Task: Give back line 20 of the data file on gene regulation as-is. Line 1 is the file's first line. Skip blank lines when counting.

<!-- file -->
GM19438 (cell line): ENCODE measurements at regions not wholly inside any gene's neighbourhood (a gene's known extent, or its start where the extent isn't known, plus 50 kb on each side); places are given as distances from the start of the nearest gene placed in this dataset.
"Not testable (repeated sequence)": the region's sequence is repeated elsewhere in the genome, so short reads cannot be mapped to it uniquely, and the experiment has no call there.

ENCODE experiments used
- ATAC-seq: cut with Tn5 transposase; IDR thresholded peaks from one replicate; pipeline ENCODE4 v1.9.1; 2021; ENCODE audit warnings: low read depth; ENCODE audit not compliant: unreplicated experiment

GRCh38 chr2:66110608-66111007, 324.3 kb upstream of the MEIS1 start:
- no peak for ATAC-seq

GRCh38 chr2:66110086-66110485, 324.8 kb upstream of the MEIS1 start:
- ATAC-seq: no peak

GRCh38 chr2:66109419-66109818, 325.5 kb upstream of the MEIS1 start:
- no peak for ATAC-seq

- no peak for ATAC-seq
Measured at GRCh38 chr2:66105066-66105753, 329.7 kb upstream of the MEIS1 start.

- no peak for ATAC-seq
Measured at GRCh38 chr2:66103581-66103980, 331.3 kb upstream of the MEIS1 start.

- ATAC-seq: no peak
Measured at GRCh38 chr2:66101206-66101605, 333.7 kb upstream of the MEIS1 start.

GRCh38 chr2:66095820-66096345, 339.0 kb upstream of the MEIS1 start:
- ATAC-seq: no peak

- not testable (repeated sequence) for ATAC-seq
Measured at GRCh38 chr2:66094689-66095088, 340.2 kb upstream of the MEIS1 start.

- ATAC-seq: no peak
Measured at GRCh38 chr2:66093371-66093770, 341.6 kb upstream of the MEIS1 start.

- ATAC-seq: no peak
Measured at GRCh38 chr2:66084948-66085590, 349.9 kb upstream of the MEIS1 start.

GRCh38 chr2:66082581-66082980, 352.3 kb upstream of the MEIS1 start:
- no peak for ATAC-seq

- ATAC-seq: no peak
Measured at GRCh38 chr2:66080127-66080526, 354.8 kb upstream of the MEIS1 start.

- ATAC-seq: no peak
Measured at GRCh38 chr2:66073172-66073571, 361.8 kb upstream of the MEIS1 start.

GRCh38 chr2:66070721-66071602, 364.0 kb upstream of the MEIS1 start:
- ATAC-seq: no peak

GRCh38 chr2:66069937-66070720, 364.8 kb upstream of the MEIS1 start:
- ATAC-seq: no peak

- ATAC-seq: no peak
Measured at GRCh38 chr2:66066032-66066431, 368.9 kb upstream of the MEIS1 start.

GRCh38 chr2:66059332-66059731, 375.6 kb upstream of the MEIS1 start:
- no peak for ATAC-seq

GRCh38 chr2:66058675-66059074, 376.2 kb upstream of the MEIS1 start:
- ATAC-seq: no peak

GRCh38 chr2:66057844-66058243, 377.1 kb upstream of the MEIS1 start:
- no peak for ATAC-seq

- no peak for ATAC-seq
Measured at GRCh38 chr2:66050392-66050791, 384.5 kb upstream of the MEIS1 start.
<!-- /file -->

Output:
Measured at GRCh38 chr2:66094689-66095088, 340.2 kb upstream of the MEIS1 start.